The first method, as described in Examples 7 and 8, is used to screen candidate C-terminal truncated C5a peptides which inhibit the chemotaxis of neutrophils. With this method, human neutrophils are isolated from human blood by traditional Ficoll-Hypaque sedimentation techniques. Using standardized methodology, neutrophils are applied to the upper compartments of chemotactic chambers and evaluated for their motility responses to 10 nM human C5a peptide (SEQ ID NO:3) added to the lower compartments. The two compartments are separated by a membrane with pore sizes of 3 μm. Neutrophil chemotactic responses are quantitated by cytofluorometry.

A candidate C-terminal truncated peptide (1 μM), which may be linked to KLH, is added to the lower compartments in medium alone or together with 10 nM human recombinant C5a peptide. The chemotactic response of the neutrophils is then quantitated by cytofluorometry. One indication of a useful immunogen is if the candidate C-terminal truncated C5a peptide induces chemotaxis of the neutrophils as compared to human C5a peptide alone. Another indication of a useful immunogen is if the candidate C-terminal truncated C5a peptide inhibits chemotaxis of neutrophils when combined with human C5a peptide, as compared to human C5a peptide alone.

A second method, as described in Example 10, is used to screen candidate C-terminal truncated C5a peptides which antagonize the binding of 125I-C5a peptide to neutrophils. In this Example, human neutrophils are incubated with human 125I-C5a peptide and the candidate C-terminal truncated C5a peptide. Inhibition of 125I-C5a peptide binding to the neutrophils by the candidate C-terminal truncated peptide indicates a potentially useful immunogen for the production of anti-C5a antibodies.

A third method employs the septic rats described in Example 1. In this Example, one group of CLP sepsis induced rats is administered 50 mg/kg of a candidate C-terminal C5a truncated peptide intravenously immediately after the CLP procedure, while a second group of CLP rats is used as a control. Survival rates and symptoms of sepsis are recorded over a ten day period. Candidate C-terminal truncated C5a peptides which reduce the symptoms of sepsis, and/or increase survival times as compared to the control group are considered potential immunogens for producing anti-C5a antibodies.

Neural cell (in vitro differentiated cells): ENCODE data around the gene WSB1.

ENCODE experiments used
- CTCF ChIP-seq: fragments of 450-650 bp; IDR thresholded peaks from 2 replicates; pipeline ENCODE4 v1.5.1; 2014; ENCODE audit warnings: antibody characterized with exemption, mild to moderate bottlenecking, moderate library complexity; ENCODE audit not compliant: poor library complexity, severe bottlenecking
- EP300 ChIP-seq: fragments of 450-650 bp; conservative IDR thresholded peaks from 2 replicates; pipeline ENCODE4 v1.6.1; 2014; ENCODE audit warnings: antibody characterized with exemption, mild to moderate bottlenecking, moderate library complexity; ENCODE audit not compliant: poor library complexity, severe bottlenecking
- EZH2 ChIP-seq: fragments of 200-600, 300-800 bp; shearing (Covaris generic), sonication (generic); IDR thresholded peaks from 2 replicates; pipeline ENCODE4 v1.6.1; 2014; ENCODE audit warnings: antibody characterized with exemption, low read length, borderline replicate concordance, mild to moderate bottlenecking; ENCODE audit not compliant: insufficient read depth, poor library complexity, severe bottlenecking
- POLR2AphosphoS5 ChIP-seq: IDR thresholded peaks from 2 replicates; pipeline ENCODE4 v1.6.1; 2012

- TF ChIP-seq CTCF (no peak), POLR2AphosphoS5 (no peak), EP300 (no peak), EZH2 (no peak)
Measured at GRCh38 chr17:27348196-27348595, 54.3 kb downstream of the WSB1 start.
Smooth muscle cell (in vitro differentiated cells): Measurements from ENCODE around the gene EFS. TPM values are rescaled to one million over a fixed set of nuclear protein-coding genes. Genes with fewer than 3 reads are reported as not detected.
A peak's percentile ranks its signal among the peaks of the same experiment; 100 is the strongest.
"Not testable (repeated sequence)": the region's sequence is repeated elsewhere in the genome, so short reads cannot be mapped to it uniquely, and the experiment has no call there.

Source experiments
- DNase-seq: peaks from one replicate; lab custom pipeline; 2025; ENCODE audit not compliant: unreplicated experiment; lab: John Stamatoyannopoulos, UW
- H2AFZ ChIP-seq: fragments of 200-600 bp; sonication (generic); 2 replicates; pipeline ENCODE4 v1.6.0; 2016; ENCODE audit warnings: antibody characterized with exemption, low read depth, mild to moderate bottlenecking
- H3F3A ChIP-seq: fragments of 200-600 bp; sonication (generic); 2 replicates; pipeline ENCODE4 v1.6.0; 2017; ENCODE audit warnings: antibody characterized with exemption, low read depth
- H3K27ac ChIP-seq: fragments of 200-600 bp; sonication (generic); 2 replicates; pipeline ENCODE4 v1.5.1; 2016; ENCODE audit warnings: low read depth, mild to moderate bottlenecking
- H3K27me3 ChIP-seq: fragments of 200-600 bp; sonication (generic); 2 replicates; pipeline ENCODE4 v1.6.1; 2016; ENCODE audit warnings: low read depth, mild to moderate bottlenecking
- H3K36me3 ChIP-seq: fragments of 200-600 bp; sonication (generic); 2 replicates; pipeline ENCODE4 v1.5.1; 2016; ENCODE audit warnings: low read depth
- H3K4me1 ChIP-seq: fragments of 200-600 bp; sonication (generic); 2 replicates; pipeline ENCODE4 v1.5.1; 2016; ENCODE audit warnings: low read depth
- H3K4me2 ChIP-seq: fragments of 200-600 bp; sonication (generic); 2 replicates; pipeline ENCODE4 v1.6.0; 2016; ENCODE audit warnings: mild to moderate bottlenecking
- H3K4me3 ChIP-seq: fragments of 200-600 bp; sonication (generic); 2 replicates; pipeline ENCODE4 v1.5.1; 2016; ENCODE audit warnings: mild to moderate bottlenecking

EXAMPLE 12 H2O2 Production of Human Neutrophils In The Presence of Short C5a Peptides

This Example describes the effect of human C5a peptide, and certain shorter synthetic human C5a peptides A, M, or C, to inhibit the H2O2 production of human neutrophils stimulated by phorbol myristate acetate (PMA). Again, peptide A (SEQ ID NO:4) represents residues 1-20 of human C5a peptide, peptide M (SEQ ID NO: 5) represents residues 21-40 of human C5a peptide, and peptide C (SEQ ID NO:6) represents residues 55-74 of human C5a peptide. Human neutrophils were isolated and then pretreated with C5a peptide or one of the shorter synthetic peptides (A, M, or C). Cells were then stimulated with PMA and the production of H2O2 was measured.

As shown in FIG. 10, C5a peptide and the shorter peptides alone have no effect on H2O2 production. However, PMA elicits a strong H2O2 response, which is inhibitable by the C5a peptide, and to varying degrees by peptides A, M, and C. Peptide M was shown to exert the strongest suppression of H2O2 production of all of the peptides (See FIG. 10).

EXAMPLE 13 Preparation and Characterization of Anti-human C5a Antibodies

This Example describes the production of anti-human C5a antibodies. A short human C5a peptide with the sequence CCYDGASVNNDETCEQRAAR (peptide M, SEQ ID NO:5) was obtained from Research Genetics (Huntsville Ala.) and coupled to keyhole limpet hemocyanin (KLH). The coupled peptide was used as an antigen to immunize rabbits. After several injections, the antibody was recovered by affinity purification.